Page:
Saturday 22nd August at Meeting the Choir CET of Milan
Rimini, 21st August 2015 – “A heart bigger than the war. The songs of the soldier people in the first worldwide conflict” is the title of the Choir CET (CET: Canto e Tradizione Milano, Song and Tradition Milan) that will take place Saturday 22nd August at 9.45 p.m. in Arena Frecciarossa, after 100 years since the entry of Italy in the Great War.
It is an opportunity to rediscover, among the songs that Italian soldiers brought up to the borders, the signs of an even bigger humanity. Such an authentic inventory – glorified by Italian musical tradition, of great artistic value – shows the depth of men’s heart in our daily trials and in the history’s ones as well: love and war, work and rest, peace and human fraternity, wait and nostalgia… when they break up into singing, the find their most dizzying expression.
The week during the Meeting also hosts the exposition of the same title as this. One of the most suggestive and characteristic themes of Alpine tradition (in more general terms, of all expressions in mass music) is nostalgia, melancholy, the heart-felt lack of something (Someone) that could fill men’s hearts.
The simplicity of human experiences, consigned to the fairest songs, brings to this apex of wait – often unconscious – to the expression of the founding need of men’s hearts. In many cases the text presents elementary evocations concerning life and death, love and war, crafts and seasons; among the words a new truth of individual histories will be found, together with a human question – often rough or yet confused: but in the musical dimension, the presentiment of the true depth of men’s desire, and a possible fullness, becomes actual. By singing together – in the communion among men who release, through some songs, and especially in the melodies’ beauty of expression – one can realize a possible answer which goes beyond the sum of individuals, as well as the musical harmony breaks the measure of the single voices.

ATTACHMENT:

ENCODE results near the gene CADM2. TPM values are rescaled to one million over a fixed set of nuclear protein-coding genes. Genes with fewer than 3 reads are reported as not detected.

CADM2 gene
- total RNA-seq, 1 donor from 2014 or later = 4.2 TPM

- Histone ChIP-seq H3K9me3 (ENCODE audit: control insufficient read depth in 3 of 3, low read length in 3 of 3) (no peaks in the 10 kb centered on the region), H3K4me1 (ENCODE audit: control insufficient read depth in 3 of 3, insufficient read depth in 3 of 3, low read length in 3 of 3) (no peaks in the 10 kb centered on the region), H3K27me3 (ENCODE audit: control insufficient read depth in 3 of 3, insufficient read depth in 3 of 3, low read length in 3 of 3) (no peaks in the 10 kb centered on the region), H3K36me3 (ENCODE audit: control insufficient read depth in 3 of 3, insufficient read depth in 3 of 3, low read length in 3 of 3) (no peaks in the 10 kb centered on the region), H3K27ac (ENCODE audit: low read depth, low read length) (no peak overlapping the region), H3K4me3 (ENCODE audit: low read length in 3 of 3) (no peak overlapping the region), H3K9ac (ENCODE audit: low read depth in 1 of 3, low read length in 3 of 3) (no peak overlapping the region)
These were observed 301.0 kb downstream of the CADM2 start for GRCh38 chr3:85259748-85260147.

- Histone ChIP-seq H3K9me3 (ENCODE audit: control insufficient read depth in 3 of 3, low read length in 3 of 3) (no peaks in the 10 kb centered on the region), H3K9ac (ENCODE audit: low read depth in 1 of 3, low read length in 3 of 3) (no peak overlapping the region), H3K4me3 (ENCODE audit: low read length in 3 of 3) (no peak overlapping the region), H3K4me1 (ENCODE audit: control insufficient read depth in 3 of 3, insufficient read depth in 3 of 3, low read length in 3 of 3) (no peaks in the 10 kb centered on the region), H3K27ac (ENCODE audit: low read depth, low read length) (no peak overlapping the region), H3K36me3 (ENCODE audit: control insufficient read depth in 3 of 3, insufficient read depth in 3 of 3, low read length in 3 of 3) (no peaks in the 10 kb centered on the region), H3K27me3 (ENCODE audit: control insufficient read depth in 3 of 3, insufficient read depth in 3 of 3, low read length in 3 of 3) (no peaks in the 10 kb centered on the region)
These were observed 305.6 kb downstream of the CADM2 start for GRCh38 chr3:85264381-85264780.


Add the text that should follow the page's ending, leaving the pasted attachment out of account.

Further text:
“This experience, typical of any singing community” tell the young choristers, “is the same that repeats today for those, like us, try to honour the Alpine inventory and its beauty: small sign, yet authentic, that Beauty fills hearts”.
These songs are a tale of the ability to face circumstances way more superior than the ability of individuals or groups (as in the experience of war), circumstances incapable to limit or overpower the hearts of those involved. In the songs, even the most melancholic and dramatic, there is no sign of recrimination or despair, rather a plain feeling of compassion and hope. Technique’s violence, its danger to the entirety of humans, is never the real matter. In fact it is quite the contrary; that is to say, the matter is mankind and its capability to crave, love, offer – until a prayer, often unconscious (as in “Monte Canino”, “Ai preât”, “In cil e je une stele”…), because sure of a bigger origin, and a bigger destiny.